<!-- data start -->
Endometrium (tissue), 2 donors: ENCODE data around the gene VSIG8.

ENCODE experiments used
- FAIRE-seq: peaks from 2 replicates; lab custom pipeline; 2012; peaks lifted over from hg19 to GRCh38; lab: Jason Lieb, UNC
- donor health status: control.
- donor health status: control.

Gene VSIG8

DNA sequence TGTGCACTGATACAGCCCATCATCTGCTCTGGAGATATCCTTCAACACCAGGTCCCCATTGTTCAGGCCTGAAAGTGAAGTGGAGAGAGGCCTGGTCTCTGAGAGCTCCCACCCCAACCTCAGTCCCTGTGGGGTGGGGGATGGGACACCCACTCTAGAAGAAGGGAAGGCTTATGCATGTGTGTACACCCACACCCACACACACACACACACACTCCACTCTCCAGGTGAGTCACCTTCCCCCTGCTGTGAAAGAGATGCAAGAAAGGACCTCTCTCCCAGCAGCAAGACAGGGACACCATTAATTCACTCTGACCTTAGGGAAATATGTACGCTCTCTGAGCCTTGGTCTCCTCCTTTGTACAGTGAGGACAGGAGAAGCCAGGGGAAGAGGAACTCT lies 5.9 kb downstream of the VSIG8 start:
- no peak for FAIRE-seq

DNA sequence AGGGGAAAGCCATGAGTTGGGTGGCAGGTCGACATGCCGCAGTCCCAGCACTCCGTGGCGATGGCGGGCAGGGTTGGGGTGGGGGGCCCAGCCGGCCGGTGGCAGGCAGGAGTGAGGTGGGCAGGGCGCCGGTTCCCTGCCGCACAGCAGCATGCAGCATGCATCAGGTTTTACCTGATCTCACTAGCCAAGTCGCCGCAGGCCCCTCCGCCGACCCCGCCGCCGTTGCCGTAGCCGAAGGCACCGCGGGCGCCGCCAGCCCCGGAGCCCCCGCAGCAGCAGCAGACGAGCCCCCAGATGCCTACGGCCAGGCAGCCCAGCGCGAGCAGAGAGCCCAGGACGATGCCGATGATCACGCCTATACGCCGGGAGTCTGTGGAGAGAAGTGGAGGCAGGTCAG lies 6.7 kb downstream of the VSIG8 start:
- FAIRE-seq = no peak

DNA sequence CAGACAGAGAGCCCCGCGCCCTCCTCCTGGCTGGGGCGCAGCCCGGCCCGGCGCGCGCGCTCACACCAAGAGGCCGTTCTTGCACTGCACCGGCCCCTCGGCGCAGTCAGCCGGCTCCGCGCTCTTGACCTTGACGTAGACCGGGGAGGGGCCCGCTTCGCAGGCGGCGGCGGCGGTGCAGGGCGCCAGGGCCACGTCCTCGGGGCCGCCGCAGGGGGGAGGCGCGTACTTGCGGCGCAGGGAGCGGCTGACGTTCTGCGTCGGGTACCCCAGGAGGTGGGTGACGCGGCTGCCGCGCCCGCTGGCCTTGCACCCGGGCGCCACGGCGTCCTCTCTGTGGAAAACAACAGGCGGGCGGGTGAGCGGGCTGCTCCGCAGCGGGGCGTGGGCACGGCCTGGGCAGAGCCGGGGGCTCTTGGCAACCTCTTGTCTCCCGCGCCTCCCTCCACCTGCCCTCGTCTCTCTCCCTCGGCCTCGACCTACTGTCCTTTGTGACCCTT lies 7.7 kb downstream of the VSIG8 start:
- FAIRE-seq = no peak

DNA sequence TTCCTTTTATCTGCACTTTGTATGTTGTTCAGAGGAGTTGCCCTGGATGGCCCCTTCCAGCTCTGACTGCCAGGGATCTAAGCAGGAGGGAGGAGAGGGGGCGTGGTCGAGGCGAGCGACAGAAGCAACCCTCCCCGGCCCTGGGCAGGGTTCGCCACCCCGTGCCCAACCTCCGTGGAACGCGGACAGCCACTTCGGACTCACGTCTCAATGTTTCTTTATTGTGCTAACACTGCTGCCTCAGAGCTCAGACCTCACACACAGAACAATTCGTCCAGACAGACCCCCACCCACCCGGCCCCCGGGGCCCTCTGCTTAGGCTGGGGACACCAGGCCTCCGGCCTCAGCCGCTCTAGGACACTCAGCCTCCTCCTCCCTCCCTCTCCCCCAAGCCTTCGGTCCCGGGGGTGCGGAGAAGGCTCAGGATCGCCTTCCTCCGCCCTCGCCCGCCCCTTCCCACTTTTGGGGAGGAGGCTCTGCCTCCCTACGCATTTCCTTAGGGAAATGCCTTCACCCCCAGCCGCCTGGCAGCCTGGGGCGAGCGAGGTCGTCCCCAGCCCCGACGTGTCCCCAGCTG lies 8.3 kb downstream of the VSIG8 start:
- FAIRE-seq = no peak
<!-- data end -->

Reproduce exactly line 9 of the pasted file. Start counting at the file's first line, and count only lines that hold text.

DNA sequence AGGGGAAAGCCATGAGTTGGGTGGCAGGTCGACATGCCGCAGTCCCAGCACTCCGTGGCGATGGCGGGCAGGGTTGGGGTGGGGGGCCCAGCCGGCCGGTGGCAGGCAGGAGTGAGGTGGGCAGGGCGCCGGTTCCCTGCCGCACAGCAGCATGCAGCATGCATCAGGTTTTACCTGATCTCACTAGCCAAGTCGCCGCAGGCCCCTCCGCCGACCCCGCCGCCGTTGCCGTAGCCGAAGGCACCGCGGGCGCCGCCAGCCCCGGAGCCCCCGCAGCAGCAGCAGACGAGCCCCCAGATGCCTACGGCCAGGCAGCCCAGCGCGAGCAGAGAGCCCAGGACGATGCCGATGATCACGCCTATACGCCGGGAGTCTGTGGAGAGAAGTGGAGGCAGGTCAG lies 6.7 kb downstream of the VSIG8 start: